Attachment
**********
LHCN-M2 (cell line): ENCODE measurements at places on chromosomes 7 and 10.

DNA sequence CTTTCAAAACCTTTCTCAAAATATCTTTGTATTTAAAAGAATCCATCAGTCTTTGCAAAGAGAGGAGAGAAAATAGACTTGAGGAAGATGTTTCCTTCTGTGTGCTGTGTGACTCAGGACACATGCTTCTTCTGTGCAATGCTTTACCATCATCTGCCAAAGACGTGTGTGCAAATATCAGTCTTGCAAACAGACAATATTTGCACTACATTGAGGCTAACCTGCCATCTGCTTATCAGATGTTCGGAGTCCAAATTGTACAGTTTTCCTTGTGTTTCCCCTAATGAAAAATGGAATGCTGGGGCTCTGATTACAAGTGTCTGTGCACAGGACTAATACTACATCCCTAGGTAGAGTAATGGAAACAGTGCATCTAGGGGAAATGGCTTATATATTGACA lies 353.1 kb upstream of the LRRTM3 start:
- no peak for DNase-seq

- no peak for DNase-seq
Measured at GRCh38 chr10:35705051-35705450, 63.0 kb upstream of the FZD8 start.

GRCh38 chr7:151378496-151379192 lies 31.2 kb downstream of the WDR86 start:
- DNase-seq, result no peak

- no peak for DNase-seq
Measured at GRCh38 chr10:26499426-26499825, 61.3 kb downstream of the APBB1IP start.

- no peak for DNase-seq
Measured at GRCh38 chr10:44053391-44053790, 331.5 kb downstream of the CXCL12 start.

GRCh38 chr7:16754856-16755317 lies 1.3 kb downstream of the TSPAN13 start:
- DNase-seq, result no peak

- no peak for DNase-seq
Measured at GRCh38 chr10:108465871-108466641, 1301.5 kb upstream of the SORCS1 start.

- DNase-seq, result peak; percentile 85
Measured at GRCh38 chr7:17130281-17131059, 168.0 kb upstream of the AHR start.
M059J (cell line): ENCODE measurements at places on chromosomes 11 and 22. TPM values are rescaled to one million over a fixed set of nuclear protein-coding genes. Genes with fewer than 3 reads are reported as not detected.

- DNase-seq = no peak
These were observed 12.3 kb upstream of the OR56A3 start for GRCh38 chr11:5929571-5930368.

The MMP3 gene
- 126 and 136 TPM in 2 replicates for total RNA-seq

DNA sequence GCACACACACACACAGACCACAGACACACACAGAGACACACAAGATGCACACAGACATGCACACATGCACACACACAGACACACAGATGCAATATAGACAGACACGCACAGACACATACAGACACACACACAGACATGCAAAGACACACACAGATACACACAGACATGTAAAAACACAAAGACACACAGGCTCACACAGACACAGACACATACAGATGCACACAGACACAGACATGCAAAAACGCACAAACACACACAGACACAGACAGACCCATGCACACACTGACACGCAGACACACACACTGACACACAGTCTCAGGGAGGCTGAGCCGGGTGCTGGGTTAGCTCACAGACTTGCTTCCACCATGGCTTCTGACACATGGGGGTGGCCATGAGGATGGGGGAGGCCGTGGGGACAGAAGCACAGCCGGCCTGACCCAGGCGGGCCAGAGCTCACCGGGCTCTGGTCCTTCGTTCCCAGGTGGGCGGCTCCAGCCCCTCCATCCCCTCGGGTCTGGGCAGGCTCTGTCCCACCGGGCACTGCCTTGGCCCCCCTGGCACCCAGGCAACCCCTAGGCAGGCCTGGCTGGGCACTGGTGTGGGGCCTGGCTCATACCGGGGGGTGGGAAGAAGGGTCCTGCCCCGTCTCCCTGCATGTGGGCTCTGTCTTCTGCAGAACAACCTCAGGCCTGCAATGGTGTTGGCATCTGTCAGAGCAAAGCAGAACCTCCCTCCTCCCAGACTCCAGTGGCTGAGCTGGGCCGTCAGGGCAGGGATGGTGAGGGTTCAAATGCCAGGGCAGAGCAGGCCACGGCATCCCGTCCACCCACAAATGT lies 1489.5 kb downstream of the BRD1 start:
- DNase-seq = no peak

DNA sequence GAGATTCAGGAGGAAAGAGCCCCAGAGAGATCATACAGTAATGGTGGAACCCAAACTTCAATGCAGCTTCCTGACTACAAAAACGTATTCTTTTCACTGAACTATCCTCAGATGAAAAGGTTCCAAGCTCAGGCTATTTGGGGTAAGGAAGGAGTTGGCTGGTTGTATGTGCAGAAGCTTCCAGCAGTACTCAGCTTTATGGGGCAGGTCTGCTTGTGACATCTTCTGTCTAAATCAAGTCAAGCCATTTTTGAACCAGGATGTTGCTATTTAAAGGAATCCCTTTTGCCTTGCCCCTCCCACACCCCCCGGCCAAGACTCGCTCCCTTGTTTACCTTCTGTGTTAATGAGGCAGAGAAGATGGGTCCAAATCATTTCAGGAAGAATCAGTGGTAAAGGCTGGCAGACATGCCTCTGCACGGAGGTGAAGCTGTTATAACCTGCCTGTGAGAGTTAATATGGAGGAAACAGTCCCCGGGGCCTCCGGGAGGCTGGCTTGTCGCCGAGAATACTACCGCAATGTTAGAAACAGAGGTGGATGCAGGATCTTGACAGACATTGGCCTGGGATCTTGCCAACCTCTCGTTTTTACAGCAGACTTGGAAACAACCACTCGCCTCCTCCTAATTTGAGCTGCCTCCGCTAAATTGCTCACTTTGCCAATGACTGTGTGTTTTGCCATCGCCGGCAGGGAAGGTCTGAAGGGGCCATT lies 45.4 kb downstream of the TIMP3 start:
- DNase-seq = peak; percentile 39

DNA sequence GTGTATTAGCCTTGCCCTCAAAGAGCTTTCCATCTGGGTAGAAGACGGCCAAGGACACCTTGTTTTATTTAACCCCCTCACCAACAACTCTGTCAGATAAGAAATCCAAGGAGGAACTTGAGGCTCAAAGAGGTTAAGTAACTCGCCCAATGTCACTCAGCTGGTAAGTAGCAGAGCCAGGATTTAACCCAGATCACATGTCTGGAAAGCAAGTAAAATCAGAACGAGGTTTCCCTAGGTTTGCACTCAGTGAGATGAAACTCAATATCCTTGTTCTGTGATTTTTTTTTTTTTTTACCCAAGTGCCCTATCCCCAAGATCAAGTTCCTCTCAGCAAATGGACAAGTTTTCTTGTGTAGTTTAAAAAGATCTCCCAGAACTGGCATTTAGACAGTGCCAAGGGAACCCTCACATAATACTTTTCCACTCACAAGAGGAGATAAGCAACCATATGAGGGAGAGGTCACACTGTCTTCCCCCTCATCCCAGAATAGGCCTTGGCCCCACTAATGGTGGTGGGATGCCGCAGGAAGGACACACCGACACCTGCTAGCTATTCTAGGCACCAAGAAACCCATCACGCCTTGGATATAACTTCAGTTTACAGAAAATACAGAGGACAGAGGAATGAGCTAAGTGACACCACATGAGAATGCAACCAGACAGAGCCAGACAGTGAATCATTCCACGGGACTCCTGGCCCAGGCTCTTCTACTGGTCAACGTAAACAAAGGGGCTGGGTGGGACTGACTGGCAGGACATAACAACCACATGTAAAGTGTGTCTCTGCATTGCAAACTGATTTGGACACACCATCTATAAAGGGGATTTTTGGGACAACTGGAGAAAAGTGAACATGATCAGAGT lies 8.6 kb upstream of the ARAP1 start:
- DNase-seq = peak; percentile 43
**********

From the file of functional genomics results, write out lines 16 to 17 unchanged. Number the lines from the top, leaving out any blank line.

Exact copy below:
- DNase-seq, result peak; percentile 85
Measured at GRCh38 chr7:17130281-17131059, 168.0 kb upstream of the AHR start.